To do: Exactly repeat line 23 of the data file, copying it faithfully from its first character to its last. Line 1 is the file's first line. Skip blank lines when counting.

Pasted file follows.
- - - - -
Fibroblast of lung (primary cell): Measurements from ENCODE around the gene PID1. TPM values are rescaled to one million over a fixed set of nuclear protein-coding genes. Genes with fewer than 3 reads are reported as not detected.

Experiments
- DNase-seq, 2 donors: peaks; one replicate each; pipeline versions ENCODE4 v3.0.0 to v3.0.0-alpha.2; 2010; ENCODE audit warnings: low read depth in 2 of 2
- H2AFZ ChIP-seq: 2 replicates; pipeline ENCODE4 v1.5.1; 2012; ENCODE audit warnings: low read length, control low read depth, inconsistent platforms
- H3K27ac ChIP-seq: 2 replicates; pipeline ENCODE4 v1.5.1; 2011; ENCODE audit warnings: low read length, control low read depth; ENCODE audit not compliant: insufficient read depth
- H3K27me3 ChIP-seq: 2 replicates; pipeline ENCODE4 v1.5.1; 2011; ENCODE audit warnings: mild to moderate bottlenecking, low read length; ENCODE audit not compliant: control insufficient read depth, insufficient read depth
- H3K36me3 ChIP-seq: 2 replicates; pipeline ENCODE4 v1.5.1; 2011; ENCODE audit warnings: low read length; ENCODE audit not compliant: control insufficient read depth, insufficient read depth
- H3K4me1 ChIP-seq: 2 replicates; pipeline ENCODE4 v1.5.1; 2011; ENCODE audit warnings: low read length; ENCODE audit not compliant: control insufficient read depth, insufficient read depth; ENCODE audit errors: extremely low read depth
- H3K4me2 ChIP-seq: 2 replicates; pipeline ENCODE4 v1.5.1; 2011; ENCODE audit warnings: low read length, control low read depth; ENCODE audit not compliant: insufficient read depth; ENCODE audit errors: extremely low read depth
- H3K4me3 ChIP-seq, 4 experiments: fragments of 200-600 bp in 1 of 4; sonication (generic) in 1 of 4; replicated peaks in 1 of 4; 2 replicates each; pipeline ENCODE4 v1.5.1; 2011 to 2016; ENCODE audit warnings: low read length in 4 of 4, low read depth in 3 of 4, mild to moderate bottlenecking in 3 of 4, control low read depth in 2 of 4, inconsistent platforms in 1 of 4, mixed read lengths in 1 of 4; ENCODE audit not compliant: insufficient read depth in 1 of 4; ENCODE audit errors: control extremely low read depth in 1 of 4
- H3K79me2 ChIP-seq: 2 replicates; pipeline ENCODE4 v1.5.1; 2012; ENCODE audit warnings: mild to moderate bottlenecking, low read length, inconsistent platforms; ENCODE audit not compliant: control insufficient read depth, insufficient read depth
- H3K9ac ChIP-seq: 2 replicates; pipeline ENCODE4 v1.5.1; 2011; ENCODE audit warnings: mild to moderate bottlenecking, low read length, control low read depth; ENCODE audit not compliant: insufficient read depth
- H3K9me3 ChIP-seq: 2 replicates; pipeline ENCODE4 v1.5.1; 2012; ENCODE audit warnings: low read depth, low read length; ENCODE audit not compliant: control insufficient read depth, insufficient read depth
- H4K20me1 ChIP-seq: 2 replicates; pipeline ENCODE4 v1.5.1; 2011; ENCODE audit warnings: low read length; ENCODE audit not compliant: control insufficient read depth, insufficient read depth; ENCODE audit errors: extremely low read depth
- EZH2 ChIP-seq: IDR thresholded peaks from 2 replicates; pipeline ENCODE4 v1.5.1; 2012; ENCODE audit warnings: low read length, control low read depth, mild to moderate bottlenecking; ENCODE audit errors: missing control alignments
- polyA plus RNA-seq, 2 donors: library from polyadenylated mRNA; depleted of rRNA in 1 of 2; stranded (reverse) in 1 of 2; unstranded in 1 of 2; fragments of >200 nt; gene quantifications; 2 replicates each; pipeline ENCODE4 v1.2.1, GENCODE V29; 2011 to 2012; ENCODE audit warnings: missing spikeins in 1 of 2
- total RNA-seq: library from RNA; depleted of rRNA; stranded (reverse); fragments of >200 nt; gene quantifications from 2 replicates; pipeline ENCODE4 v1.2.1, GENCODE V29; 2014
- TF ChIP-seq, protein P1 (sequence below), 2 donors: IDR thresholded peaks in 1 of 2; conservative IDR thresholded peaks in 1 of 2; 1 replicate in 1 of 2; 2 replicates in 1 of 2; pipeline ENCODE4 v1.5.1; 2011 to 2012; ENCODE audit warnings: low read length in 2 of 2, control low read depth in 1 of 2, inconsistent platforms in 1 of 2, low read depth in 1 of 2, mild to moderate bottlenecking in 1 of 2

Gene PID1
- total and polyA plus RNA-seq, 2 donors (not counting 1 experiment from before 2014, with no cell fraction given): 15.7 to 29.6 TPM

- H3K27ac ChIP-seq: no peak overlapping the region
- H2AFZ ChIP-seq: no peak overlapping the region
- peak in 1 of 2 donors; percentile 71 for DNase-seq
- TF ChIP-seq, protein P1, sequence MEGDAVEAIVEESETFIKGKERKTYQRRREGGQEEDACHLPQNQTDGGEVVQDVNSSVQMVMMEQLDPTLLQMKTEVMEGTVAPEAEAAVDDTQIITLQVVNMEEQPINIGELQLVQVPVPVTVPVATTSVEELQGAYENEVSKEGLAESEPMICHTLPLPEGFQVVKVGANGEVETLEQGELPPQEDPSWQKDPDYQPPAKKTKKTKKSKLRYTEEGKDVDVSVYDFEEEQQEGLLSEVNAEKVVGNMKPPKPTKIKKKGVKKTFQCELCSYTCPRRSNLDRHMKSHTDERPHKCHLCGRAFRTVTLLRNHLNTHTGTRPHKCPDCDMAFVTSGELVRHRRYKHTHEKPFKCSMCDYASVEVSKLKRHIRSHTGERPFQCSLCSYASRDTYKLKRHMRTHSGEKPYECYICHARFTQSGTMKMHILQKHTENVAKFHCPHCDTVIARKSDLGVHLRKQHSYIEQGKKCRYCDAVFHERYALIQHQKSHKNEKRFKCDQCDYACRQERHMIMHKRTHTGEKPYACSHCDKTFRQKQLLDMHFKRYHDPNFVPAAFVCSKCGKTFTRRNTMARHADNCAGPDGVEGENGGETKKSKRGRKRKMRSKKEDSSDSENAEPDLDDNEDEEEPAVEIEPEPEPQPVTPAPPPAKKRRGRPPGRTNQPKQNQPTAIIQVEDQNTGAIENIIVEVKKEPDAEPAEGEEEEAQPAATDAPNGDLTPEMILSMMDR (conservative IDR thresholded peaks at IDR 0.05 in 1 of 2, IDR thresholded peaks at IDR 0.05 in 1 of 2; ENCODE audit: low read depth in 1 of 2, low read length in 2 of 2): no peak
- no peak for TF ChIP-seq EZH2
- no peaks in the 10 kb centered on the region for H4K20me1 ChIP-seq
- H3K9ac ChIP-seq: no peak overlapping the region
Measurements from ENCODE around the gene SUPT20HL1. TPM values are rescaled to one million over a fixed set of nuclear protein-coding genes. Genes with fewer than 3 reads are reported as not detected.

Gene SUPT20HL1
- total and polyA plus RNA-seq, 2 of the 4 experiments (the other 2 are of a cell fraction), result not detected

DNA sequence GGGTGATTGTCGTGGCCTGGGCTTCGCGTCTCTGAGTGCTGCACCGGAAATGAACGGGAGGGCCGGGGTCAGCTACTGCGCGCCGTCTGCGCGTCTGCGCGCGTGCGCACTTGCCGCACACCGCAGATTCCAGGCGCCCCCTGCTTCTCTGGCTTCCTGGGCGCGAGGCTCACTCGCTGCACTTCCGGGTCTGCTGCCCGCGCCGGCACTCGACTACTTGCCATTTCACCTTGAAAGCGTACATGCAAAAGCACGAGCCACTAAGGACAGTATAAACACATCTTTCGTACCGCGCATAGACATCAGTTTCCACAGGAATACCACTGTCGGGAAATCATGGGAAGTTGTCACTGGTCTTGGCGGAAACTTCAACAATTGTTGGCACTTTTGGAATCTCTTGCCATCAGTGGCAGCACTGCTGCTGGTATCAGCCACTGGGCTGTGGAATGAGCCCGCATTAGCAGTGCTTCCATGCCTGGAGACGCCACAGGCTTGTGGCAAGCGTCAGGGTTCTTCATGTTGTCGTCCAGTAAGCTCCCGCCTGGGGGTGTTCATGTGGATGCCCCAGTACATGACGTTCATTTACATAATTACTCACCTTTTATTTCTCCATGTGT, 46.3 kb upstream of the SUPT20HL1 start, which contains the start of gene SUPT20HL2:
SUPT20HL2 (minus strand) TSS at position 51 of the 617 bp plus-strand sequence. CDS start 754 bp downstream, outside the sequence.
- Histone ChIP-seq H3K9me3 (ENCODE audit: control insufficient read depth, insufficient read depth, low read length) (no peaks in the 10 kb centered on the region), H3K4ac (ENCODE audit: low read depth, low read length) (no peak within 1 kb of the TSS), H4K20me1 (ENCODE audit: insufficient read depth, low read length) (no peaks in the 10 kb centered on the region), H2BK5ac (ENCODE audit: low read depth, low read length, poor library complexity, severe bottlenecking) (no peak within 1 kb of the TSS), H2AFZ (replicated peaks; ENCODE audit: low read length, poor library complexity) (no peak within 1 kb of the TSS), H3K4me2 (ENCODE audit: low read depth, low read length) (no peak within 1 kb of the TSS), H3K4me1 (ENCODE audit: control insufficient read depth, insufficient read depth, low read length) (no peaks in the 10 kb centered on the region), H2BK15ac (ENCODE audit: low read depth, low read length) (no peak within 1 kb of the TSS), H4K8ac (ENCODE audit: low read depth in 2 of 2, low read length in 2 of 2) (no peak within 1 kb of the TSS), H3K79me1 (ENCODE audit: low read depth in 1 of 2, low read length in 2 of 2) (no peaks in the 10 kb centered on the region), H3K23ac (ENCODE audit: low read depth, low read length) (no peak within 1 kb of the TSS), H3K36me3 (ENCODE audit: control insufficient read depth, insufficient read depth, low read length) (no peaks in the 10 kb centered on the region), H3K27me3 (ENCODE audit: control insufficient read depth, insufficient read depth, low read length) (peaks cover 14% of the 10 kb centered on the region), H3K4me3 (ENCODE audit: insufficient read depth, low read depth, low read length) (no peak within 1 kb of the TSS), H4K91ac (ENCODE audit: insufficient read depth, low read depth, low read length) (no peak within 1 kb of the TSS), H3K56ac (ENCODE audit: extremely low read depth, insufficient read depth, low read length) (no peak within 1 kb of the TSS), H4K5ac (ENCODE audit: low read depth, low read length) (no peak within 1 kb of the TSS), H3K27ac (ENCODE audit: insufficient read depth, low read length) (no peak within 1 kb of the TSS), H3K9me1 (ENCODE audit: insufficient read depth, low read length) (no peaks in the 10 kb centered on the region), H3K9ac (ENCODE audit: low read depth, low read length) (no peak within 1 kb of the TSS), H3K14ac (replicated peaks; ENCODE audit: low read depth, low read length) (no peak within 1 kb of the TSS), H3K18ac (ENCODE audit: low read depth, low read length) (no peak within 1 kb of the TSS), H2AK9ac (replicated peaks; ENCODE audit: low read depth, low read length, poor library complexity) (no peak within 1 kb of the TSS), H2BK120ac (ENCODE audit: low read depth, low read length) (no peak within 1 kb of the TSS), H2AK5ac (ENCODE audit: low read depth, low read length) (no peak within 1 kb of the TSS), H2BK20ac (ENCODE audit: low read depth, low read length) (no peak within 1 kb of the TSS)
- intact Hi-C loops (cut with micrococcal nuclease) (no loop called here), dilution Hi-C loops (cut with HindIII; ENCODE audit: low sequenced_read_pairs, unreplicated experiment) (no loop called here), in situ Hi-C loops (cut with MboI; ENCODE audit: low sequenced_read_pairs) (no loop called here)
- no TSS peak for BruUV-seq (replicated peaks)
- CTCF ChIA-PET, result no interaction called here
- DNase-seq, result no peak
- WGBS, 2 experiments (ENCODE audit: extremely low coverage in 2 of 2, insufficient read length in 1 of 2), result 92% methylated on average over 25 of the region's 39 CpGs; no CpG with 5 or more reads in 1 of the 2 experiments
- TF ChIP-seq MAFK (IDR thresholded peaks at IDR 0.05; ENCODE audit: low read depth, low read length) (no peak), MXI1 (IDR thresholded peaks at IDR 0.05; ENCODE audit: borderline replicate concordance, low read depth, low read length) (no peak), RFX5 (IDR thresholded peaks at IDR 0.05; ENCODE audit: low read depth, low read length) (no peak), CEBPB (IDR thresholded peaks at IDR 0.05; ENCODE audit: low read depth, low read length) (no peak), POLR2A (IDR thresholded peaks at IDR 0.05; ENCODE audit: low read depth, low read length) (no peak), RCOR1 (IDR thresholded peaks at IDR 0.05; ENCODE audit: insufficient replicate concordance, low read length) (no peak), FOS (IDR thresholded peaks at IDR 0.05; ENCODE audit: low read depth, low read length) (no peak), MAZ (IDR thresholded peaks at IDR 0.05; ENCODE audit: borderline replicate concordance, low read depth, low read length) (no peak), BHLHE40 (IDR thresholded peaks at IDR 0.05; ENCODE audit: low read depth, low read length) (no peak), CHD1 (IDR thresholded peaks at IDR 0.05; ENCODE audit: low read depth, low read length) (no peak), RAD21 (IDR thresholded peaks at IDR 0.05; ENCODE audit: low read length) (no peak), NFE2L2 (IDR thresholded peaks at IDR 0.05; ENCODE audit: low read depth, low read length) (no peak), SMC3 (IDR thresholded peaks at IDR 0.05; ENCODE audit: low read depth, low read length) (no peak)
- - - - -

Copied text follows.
- peak in 1 of 2 donors; percentile 71 for DNase-seq